AC360 Monday 8p

There are growing questions about the ferry crew's actions. The latest on the South Korean ferry disaster live on AC360.
May 16th, 2012
10:16 PM ET

Letters to the President #1213: 'Show votes'

Reporter's Note: I write to President Obama all the time.

Dear Mr. President,

This charade up on Capitol Hill all day was truly exhausting. The way the Republicans trotted out one budget bill after another; waving charts, pointing fingers, raising their voices; then watching each one go down in flames was just silly. Your pal, Harry Reid was right to refer to it all as a bunch of “show votes.”

On the other hand, you have to admit: They could not have pulled that stunt if your party had produced and passed a budget.

I know that a lot of people get upset over “false equivalency;” the idea that both parties are to blame when sometimes circumstances suggest one party deserves more blame than the other on a certain issue. But I also think that argument can be used to avoid another, equally troublesome matter: Joint blame.

When it comes to the budget, I think there is ample evidence that neither side really wants to grapple with the hard decisions and compromises that we’re probably going to need to contain the deficit, whether now or later. Both sides are, I suspect, using the other’s opposition to protect them from taking real action on taxes, entitlements, spending, you name it.

Sure, in theory, each side hints that it wants to pursue a certain course…but in reality, I think they are betting that it will never happen. Kind of like a kid who is threatening to meet another guy for a fight after school, all the while absolutely counting on his friends to hold him back so the fight never happens.

Is there some false equivalency? Is one party more to blame than the other? Maybe. But I’m not sure which party. And I am sure of this: They both own part of the blame, despite all the “show votes” they can muster.

Regards,
Tom

May 16th, 2012
09:57 PM ET

A call to close Backpage's adult section

The president of the National Center for Missing & Exploited Children responds to a claim made by Backpage.com that they work together, and that the site is part of the solution to child sex-trafficking. Ernie Allen says screening is not a solution.

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Filed under: 360° Interview • Human Trafficking
May 16th, 2012
09:53 PM ET

Next debt limit vote more of the same?

Ari Fleischer and Paul Begala discuss the lack of compromise between parties and the president over the debt limit vote.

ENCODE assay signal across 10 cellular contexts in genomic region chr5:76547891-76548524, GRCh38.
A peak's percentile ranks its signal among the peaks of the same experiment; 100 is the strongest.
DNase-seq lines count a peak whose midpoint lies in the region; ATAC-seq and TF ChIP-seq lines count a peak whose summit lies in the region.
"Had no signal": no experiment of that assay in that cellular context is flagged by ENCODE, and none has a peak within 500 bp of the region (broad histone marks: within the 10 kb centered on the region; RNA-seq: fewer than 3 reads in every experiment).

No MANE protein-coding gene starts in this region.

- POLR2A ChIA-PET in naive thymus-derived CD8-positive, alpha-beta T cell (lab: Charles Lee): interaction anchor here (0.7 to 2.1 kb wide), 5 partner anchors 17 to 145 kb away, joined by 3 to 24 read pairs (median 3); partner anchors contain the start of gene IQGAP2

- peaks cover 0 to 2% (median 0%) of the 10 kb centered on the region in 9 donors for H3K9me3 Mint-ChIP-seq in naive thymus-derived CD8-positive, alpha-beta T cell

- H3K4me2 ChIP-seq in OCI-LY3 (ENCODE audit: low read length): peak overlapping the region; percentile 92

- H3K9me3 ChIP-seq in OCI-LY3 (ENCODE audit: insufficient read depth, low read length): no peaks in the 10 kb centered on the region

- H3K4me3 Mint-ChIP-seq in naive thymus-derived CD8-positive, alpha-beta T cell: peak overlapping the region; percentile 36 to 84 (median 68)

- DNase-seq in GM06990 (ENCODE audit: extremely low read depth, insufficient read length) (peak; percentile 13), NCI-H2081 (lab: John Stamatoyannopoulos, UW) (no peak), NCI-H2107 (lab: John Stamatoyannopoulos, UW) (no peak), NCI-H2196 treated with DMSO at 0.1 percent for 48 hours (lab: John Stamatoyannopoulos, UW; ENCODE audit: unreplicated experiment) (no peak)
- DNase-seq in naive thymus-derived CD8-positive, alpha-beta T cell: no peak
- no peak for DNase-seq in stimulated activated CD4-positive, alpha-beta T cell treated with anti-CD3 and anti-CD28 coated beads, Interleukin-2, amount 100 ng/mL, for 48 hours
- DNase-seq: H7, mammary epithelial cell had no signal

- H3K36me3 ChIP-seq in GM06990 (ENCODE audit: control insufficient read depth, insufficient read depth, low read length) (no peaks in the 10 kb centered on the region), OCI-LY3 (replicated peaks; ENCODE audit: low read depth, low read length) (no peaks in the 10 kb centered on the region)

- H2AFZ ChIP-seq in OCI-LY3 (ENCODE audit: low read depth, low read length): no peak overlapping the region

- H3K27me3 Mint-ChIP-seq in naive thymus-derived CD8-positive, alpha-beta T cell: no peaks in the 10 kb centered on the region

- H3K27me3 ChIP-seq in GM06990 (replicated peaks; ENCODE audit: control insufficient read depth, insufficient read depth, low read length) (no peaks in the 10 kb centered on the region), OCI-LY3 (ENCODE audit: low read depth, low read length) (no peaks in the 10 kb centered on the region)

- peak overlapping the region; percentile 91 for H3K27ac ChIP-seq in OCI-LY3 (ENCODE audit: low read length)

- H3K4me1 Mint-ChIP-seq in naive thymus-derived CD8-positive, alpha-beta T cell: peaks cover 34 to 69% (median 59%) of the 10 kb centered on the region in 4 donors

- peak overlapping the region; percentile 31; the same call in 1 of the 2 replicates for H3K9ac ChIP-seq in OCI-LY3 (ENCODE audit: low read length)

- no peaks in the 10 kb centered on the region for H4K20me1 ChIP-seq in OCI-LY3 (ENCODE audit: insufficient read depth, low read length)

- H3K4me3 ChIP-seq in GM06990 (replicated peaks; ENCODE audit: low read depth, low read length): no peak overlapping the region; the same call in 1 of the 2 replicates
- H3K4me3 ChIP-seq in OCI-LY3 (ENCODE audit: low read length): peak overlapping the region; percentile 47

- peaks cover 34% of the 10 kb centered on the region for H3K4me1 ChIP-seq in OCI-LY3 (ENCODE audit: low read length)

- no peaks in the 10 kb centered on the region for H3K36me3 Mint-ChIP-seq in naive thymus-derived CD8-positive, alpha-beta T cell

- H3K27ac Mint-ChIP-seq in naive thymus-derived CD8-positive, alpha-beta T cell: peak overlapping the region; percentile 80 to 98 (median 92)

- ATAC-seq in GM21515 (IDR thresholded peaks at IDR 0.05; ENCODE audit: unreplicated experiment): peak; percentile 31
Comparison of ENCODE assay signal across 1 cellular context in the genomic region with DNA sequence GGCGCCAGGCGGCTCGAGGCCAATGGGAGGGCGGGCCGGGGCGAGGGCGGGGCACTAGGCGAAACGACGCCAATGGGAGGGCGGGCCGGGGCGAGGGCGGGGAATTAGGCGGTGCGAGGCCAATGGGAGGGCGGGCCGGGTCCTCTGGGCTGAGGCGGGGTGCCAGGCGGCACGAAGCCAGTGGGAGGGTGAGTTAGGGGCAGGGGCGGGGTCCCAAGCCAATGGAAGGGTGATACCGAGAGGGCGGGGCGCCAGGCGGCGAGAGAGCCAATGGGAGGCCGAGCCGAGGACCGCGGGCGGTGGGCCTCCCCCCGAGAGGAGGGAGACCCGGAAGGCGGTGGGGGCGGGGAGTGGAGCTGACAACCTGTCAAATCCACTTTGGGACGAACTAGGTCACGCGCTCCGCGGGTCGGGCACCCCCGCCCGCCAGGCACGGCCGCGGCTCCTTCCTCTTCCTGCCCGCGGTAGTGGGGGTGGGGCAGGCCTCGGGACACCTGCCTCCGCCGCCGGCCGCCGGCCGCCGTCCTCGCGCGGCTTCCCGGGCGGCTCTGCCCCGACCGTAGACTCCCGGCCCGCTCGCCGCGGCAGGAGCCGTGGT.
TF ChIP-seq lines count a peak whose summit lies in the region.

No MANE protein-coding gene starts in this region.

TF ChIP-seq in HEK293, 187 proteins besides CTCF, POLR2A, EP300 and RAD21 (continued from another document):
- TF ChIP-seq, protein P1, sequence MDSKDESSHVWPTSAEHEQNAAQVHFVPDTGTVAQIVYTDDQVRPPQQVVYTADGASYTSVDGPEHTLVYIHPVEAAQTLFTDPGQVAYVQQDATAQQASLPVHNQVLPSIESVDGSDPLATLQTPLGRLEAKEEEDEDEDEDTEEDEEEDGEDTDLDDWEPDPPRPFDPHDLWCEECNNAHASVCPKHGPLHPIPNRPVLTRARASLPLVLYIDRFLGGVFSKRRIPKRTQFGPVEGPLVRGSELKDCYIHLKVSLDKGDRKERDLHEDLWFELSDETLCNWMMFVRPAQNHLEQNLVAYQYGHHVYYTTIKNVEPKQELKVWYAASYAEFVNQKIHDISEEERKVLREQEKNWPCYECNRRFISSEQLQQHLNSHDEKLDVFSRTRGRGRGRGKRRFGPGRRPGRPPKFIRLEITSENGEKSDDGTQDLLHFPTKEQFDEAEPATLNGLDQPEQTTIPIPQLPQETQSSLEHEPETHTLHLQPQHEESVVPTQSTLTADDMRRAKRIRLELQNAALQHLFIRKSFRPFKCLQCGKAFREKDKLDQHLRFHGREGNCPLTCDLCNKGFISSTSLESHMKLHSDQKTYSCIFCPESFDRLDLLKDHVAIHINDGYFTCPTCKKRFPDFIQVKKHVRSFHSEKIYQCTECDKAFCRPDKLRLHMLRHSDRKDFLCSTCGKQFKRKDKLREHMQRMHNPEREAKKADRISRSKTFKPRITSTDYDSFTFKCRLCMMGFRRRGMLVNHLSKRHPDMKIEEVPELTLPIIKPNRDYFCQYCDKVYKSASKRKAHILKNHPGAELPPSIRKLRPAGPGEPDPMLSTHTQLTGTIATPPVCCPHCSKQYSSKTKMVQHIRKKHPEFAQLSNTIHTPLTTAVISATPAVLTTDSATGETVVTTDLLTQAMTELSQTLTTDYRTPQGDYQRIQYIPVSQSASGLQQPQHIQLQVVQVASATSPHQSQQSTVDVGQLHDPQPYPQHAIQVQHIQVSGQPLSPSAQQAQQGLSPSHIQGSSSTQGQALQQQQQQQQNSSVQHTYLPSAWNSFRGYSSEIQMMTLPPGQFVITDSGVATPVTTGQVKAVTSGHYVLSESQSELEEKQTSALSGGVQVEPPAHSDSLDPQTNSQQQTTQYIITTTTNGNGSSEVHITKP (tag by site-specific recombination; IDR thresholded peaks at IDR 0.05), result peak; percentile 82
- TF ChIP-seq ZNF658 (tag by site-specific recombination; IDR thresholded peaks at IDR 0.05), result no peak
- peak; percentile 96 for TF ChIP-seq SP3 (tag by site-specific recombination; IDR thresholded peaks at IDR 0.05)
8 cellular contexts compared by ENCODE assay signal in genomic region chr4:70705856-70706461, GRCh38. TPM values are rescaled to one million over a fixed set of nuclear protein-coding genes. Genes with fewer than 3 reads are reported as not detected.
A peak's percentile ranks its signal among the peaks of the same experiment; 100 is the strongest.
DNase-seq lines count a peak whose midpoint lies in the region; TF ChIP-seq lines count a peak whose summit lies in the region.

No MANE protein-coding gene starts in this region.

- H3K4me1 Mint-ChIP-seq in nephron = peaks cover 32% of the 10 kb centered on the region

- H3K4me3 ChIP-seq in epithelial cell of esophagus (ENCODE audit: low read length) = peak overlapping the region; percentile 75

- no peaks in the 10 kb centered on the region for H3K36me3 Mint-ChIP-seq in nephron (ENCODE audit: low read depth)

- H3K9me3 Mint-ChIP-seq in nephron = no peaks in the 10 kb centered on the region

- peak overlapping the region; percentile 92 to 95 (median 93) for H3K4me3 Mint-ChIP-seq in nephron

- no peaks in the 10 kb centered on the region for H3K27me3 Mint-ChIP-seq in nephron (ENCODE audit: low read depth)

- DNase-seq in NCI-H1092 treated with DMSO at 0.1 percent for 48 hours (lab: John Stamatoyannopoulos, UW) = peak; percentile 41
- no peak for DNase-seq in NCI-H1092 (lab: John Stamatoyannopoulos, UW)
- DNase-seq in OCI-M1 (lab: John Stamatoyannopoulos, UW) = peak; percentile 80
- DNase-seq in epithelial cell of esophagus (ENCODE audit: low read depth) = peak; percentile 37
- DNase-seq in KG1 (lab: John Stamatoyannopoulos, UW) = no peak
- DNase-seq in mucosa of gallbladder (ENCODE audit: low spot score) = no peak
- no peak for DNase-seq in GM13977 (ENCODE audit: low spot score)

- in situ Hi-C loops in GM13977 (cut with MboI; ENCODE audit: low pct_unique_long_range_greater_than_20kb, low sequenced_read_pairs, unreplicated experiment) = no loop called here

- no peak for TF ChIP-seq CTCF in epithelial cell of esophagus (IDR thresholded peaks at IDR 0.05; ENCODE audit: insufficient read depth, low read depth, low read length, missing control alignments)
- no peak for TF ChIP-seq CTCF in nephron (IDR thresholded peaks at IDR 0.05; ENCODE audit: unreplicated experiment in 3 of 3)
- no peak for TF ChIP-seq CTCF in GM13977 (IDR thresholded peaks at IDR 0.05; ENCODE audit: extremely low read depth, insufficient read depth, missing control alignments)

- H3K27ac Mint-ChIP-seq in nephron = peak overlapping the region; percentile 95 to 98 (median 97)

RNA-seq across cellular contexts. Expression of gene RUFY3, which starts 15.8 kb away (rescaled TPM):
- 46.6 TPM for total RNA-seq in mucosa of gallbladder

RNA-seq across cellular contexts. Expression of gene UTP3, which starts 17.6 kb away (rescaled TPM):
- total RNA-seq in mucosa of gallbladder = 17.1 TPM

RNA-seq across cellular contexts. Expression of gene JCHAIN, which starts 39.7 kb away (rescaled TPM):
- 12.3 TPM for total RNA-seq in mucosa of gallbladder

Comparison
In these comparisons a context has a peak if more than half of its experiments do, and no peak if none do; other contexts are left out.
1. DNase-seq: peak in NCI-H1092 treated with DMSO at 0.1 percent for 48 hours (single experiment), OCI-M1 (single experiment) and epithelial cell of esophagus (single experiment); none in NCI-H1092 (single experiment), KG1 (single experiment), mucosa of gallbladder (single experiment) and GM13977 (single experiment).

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Filed under: Raw Politics
May 16th, 2012
09:51 PM ET

RidicuList: Shape-ups are sketchy

On the RidicuList, Skechers has agreed to pay a $40 million fine to customers complaining their Shape-Ups sneakers didn't "tone their buttocks" to mirror Kim Kardashian.

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Filed under: The RidicuList
May 16th, 2012
09:40 PM ET

Why didn't John Edwards take the stand?

Newsweek's Diane Dimond tells Anderson Cooper about John Edwards' defense, who didn't testify and how long she thinks jury deliberations will last.

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Filed under: 360° Interview • John Edwards
May 16th, 2012
09:36 PM ET

KTH: $56 million donated, no vets helped

CNN's Drew Griffin questions a charity for injured veterans that raised $56 million but spent nothing towards the cause.

May 16th, 2012
09:33 PM ET

KTH: Police stance on Backpage adult section

A lawyer for the site said they work with law enforcement to find child sex traffickers. Anderson asks police to respond.

May 16th, 2012
07:48 PM ET

Tonight on AC360: Should Backpage close the adult section?

The president of the National Center for Missing & Exploited Children says Backpage.com should close the site's adult section. Watch a preview and see the full interview on AC360° at 8 and 10 p.m. ET.

Tweet your thoughts to Anderson and the staff during the broadcast.


Filed under: Human Trafficking
May 16th, 2012
04:55 PM ET

Tonight on AC360: Drew Griffin speaks with Disabled Veterans National Foundation charity board member

AC360's Drew Griffin has been investigating a national charity that collected $56 million for disabled veterans. Those donations were intended for service members and their families, but IRS documents show that very little of the money has been directly given to those the organization promised to help.

Instead, the Disabled Veterans National Foundation has spent tens of millions on marketing services. CNN spoke to the head of a local veteran aid group that received candy, small bottles of hand sanitizer and other unnecessary items - but no funds. Another small organization was sent hundreds of chefs coats and aprons, along with a needlepoint design pillowcase and cans of acrylic paint.

CNN has tried for more than a year to speak with the president of DVNF, Precilla Landry Wilkewitz, to find out what happened to the money they raised. Griffin went to her home but she declined an interview.

Today, she was scheduled to give a speech in California, so Griffin went to the event in hopes of getting answers from her. But she canceled her appearance. Instead Griffin talked with another board member, vice president Valerie Conley, at the event. Hear her response tonight on AC360°.

Anderson will also speak with CNN Legal Analyst Jeffrey Toobin about the story. Do you have questions for him? Submit them in a comment and tune in at 8 and 10 p.m. ET.